Gone are the days when a doctor said he or she was a call away. One can now just click or swipe to access specialised medical attention.
The healthcare sector is undergoing a revolutionary transformation where medical solutions are being made available to patients just anywhere and in real time on their phones.
A flood of healthcare mobile phone applications, or apps, have made it simpler for the patients to seek care.
Avinash Kapoor, an executive with a multinational company, was holidaying in the hills when he suddenly had a bout of anxiety. What made it worse for Avinash was that he was completely isolated in a godforsaken place with no health centre nearby. He picked up his mobile phone and a specialist was available to guide him out of the situation.
Technology is changing the dynamics of the healthcare industry which is growing at a rapid pace of 17 percent per year to expand to $160 billion by 2017.
Health mobile applications have become a key tool of taking the care to the hands of people.
“Patients get benefitted in many ways. Firstly, there is no uncertainty. As we are open 24/7, patients can get our service promptly, professionally and pre-emptively,” said Vipin Pathak, co-founder of Care 24, a new age health care service provider.
“The healthcare industry must keep pace with modern technology. Healthcare services need a technology integration to bring accountability and efficiency in the system,” Pathak told IANS.
The healthcare apps are spreading like a rage. Not only patients but doctors are benefiting as well from this technological transformation.
Starting barely a year ago, the New Delhi-based Buzz4Health, a smart platform for doctors, has closed over 150,000 downloads. It has doctors from over 10 countries from South East Asia and the Middle East.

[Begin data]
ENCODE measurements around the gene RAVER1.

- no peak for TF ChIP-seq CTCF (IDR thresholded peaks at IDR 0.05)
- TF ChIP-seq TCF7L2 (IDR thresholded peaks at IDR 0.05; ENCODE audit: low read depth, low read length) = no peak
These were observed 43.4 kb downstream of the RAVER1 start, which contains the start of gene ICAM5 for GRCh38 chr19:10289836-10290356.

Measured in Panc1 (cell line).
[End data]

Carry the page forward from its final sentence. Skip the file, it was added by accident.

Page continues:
“We believe the next five years will be pivotal in promoting and facilitating evidence based medicine through technology. More custom and patient specific modalities will become a norm and this will be possible only through collaborative medicine and more open forms of peer to peer communication for healthcare professionals,” said, Hitesh Ganjoo, CEO and founder of Buzz4health.
By 2020, the Indian healthcare market is estimated to grow to over $280 billion and the startups are ready to make their own contributions.
And more is the buzzword. “We need a more skilled workforce of doctors, nurses, lab technicians, more investments, more expansion in rural areas and we need to bring down disease burden,” said Zoya Brar, founder and MD of Core Diagnostics.
She said that Core itself is planning to raise $10 million focusing on advanced testing techniques.
Most of the healthcare industry entrepreneurs said that the health budget of the union government has gone up and the sector is growing rapidly and offers huge potential.
According to Vivek Srivastava, CEO of Health Care At Home, they have so far catered to 300,000 patients across India. They began their services in 2012.
He said people approach them because they provide cost effective with excellent clinical outcomes, personalised care by competent professionals guided by customised care plan prescribed by one’s doctor.
Shipra Dawar, founder of ePsyclinic.com, said their “journey has been great. From one patient a day to 200 patients a day, we have grown tremendously in a short span.”
“Technology is solving the huge accessibility gap. At the click of the fingers, through the mobile app and web-based video and text chat sessions, people get in touch with ePsyClinicians,” she said.
She said they plan to take their services to “the smallest of town in India so that anybody who needs mental health and emotional health support finds it from them.”